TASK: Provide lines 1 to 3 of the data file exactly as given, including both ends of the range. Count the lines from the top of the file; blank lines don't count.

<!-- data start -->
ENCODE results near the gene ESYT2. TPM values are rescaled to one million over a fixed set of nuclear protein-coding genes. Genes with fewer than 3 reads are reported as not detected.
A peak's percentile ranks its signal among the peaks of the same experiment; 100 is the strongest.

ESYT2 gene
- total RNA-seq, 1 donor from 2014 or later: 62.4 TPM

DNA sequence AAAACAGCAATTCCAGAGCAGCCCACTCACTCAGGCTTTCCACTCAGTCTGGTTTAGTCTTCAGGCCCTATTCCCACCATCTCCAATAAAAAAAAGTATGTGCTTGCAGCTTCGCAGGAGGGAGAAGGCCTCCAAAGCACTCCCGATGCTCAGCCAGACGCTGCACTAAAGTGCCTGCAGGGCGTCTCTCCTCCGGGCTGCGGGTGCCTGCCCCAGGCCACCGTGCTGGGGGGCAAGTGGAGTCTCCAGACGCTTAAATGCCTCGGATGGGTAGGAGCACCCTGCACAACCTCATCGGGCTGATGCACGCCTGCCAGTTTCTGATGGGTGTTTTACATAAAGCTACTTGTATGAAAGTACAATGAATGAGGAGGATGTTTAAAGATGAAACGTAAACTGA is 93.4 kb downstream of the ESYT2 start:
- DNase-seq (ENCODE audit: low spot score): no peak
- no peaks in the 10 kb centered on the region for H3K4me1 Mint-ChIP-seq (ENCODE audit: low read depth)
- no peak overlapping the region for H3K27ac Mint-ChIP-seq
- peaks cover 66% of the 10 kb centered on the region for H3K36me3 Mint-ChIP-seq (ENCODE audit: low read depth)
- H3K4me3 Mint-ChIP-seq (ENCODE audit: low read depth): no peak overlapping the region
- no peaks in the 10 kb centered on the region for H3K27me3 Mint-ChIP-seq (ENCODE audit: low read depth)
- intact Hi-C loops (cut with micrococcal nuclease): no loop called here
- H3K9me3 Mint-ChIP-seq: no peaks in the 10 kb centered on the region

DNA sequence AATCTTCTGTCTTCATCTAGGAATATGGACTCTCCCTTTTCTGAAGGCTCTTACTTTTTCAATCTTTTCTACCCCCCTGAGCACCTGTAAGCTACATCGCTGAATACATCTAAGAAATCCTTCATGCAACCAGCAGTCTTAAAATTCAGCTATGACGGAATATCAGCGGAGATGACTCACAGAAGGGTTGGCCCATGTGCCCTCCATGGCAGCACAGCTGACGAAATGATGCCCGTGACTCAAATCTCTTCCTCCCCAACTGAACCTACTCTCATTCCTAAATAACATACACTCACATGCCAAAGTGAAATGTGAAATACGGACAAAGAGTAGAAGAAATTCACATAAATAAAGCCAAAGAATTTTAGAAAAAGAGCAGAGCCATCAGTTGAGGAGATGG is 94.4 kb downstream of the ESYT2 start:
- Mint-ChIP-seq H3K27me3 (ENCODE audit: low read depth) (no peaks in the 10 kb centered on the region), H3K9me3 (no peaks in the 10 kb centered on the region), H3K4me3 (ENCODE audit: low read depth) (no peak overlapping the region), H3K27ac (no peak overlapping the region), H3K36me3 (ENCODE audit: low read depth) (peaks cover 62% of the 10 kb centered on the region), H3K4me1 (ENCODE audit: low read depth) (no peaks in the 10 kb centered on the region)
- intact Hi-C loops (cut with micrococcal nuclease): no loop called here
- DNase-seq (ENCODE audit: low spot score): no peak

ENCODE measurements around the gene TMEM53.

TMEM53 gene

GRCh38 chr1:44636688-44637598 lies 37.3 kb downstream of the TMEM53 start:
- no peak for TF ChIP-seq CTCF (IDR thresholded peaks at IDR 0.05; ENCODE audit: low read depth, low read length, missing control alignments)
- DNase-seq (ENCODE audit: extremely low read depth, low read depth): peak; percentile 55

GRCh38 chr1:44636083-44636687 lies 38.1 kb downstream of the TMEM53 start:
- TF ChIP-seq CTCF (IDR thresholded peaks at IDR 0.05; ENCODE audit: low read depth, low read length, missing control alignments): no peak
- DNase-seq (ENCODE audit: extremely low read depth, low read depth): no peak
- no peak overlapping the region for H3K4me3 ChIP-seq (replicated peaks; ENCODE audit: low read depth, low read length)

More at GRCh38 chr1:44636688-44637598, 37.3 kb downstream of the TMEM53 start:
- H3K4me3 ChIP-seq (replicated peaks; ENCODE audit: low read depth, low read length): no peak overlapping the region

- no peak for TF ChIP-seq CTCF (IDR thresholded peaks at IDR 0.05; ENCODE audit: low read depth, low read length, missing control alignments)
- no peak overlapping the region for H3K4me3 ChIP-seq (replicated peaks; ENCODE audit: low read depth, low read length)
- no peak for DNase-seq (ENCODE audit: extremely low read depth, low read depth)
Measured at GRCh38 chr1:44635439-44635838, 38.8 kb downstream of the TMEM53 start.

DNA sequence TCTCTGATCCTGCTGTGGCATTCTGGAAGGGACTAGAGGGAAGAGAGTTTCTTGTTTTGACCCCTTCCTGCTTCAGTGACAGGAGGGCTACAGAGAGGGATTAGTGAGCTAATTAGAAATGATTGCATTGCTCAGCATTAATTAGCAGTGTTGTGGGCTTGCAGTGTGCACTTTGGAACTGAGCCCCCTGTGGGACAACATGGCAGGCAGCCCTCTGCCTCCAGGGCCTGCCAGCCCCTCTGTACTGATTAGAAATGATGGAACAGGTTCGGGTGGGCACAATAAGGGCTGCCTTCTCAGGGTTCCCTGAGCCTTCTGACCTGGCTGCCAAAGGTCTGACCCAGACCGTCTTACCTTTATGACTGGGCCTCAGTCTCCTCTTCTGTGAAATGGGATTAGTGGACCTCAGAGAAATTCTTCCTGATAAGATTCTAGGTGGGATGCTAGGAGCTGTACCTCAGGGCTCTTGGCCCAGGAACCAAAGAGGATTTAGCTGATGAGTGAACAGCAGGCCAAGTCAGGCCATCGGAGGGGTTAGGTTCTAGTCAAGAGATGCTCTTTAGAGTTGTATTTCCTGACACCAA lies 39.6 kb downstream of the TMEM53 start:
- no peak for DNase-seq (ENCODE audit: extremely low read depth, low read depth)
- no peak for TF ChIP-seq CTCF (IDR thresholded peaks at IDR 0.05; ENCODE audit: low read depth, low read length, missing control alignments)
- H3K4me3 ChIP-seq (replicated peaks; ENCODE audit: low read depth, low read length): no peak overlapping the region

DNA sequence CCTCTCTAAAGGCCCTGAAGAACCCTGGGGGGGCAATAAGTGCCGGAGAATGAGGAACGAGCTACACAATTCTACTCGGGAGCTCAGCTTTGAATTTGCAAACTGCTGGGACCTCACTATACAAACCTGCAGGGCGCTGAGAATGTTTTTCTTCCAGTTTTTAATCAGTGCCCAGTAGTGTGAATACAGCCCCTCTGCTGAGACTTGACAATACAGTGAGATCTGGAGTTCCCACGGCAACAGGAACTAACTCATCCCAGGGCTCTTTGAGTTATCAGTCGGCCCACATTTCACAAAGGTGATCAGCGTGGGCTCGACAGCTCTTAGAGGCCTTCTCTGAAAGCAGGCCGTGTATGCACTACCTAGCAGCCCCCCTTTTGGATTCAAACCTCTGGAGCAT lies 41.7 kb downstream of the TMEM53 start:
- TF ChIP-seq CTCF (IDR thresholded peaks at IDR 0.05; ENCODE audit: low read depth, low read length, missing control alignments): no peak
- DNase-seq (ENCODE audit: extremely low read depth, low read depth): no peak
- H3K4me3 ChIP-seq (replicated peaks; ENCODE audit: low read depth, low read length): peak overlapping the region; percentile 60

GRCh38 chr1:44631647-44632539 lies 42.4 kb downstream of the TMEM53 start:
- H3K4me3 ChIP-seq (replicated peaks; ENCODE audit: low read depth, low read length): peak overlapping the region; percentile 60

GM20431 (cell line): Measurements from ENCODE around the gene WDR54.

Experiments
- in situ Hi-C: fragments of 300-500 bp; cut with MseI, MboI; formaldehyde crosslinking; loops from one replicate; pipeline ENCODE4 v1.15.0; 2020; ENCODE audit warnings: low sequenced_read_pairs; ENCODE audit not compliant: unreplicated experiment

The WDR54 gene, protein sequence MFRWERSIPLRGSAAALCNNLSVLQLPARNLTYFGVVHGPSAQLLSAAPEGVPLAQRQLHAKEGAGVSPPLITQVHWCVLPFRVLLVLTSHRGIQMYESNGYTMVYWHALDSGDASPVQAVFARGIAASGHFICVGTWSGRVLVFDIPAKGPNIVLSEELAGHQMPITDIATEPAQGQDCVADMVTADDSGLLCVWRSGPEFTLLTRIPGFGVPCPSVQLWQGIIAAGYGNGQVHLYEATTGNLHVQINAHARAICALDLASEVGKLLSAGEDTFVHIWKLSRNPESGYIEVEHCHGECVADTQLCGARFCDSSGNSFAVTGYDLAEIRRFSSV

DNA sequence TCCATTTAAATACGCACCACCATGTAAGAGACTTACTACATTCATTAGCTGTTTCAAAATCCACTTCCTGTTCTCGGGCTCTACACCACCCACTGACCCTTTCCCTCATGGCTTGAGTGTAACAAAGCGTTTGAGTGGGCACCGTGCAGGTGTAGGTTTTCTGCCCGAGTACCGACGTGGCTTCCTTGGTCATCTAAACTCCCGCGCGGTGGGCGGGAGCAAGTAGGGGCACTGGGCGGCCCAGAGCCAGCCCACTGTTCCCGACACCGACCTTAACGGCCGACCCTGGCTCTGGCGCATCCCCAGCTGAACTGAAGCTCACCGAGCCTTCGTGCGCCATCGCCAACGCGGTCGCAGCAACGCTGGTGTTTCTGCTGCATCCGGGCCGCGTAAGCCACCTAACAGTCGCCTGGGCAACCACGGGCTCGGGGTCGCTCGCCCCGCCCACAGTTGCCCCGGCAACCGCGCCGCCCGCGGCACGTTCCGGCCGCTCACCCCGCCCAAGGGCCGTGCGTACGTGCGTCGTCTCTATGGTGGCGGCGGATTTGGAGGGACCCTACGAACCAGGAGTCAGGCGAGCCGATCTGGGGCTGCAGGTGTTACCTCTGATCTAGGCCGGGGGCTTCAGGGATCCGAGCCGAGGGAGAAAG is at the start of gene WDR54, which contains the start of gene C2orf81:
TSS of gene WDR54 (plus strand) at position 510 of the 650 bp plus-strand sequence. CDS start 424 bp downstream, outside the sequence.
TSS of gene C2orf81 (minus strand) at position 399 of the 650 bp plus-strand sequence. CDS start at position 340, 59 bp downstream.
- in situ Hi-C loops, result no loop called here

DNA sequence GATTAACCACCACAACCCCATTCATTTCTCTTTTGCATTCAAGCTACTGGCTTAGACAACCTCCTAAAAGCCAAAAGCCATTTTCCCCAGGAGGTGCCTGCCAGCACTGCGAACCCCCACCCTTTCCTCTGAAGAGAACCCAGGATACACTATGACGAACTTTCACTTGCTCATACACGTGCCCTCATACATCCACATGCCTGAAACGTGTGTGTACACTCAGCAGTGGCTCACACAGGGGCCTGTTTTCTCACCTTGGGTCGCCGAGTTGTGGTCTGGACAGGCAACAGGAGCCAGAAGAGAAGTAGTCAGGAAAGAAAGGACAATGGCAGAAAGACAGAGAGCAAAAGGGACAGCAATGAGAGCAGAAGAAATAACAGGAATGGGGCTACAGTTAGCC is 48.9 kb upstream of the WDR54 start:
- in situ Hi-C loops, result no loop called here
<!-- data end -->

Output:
ENCODE results near the gene ESYT2. TPM values are rescaled to one million over a fixed set of nuclear protein-coding genes. Genes with fewer than 3 reads are reported as not detected.
A peak's percentile ranks its signal among the peaks of the same experiment; 100 is the strongest.

ESYT2 gene